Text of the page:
full of good songs; it has enough recur-
ring themes. plus an overture and an
”underture". to justify the grandiose
term “opera". And while many rock
compositions are best performed ex-
clusively by the people who wrote
them. 'Tommy' has had a life 0! its own
outside the Who.
In the 19605. Townshend had consid-
ered Tommy an invented character.
and wrote about him in the third per-
son. "1 had always thought that ‘Tom-
my' was the exception. that it was the
spiritual piece. And the other stuff.
from the Who's tirst records up to the
present day with my solo writing. was
about this guy who was 15 or 16 years
old in Shepherd's Bush in 1964. and is
now about 50. I'm his voice. I still write
for him. he‘s my Holden Caulfield and I
don't want to write about anybody else.
“But in discussions with Des (McAn-
utt). I realised ‘Tommy' is the same
story. the same voice. The deat-dumb-
and-bllndness becomes a metaphor. it
you like. for that dynamic between con-
frontation and escape that goes on at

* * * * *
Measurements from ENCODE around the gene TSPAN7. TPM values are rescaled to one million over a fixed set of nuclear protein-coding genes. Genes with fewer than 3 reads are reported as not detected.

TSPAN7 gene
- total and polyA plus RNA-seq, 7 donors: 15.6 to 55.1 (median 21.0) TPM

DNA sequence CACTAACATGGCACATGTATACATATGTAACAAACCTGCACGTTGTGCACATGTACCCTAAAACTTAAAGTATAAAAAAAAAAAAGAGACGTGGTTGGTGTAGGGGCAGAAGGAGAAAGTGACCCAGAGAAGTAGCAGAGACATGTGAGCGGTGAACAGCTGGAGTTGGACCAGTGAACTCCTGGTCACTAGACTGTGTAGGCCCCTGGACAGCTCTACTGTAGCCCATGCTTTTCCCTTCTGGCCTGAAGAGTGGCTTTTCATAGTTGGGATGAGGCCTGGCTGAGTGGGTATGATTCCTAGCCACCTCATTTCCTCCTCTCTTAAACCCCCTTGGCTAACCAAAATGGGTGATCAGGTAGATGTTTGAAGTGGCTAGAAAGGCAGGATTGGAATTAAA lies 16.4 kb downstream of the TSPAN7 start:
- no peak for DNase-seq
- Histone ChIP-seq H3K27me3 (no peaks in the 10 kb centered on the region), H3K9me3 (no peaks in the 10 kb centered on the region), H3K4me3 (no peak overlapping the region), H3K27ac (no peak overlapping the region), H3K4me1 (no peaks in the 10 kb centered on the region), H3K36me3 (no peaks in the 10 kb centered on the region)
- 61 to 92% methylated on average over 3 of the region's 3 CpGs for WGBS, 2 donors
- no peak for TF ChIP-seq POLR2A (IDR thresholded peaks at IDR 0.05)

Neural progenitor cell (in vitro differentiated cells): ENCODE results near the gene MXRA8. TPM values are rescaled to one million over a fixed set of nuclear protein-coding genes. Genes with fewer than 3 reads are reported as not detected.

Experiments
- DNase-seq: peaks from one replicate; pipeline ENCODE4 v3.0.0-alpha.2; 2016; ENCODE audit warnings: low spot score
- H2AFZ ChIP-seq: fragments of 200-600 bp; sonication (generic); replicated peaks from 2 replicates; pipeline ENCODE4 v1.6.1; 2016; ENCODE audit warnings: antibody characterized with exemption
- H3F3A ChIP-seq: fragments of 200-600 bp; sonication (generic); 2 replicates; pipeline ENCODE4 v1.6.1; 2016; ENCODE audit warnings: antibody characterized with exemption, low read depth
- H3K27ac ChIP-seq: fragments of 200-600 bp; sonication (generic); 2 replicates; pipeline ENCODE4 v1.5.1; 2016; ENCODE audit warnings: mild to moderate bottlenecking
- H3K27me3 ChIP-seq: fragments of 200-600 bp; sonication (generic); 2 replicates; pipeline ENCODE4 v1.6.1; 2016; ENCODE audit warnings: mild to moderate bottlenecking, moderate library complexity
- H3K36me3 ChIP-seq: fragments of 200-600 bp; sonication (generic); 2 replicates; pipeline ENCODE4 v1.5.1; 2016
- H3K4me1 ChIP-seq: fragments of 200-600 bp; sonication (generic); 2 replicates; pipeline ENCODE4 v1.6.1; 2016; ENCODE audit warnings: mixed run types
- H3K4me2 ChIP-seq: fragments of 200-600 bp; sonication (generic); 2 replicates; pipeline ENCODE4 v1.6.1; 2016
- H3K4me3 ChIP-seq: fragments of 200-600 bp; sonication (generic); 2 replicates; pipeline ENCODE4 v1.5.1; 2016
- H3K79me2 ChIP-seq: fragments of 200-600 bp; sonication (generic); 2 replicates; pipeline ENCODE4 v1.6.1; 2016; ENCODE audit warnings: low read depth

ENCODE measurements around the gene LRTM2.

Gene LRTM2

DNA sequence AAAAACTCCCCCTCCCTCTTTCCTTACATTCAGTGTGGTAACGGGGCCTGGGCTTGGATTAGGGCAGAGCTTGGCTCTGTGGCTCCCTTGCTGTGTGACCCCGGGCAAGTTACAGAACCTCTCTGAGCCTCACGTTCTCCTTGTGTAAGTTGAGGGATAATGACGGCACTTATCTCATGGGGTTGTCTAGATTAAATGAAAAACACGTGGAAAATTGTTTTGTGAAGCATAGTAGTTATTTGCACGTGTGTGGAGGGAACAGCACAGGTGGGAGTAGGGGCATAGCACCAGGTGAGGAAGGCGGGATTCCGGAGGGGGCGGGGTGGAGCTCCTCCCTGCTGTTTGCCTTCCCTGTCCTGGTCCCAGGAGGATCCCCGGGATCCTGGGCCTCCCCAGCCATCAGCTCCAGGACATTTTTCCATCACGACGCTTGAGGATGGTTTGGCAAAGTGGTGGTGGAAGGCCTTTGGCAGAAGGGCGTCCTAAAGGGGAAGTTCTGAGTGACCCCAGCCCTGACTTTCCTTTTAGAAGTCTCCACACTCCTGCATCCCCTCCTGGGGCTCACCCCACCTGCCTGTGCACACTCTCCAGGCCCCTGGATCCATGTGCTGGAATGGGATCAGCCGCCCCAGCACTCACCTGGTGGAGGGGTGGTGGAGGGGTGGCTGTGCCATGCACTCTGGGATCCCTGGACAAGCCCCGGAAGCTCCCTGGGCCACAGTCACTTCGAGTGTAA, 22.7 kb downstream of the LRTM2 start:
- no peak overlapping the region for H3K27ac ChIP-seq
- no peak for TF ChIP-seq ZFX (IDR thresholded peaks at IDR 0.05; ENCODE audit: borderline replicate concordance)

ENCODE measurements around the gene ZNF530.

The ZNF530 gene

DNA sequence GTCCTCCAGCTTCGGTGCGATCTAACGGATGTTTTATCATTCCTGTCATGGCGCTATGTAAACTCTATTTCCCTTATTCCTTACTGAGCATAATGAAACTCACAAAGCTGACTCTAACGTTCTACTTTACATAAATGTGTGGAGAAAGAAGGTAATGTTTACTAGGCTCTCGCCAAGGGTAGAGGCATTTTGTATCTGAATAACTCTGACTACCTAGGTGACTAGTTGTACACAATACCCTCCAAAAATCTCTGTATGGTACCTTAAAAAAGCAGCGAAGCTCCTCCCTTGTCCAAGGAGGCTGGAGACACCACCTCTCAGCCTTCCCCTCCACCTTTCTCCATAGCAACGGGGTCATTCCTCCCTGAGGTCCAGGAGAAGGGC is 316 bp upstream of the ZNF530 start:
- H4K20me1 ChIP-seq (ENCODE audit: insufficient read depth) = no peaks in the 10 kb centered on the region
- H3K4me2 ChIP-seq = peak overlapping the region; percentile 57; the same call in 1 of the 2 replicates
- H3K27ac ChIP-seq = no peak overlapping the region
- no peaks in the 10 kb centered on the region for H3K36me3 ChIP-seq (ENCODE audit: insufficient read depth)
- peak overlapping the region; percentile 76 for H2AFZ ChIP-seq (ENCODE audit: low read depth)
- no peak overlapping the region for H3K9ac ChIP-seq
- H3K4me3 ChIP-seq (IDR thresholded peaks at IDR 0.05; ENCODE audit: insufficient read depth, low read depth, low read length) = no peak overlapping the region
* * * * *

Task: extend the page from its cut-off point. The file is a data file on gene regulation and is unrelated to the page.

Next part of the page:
the moment of teenage rebellion.
which is what rock and roll is about. As
a teenager. you're never alone. ever.
You're never responsible for yourself.
Whether you confront, whether you es-
cape. whether you stay or whether you
go — in the words of the Clash -— the
critical moment for you as a teenager
is when you realise you're on your
The ending to ‘Tommy' when his
erstwhile followers sing ‘We’re Not
Gonna Take It' has changed with vari-
ous productions. 0n the album. it seems
Tommy becomes a crackpot guru.
imprisoning his would-be disciples in
‘Tommy's Holiday Camp' and forcing
them to play pinball with blindfolds.
earplugs and gags.
In Ken Russell's ‘Tommy’. in which
Daltrey plays the title character. his
tans pursue him up a mountain of gar-
bage until he swims away in a symbolic
baptism. For Broadway. the ending has
again been reworked.
ln Act ll. Tommy becomes close to a
rock idol. until his audience turns on
him. It's a situation that Townshend re.
latw to. "At times." he says. "the audi-
ence becomes like an abuser. lt
demands submission from the celebri-
ty. and it demands submission on its
terms. and if you change those terms
you will stop being a celebrity. You are
rich. you are famous. you are a hero.
but you have no part in it."
Yet Townshend has no plans to leave
rock and roll. “I see myself at the
moment as part 0! a Broadway thing.
But l’m going to pass through it."
— New York Times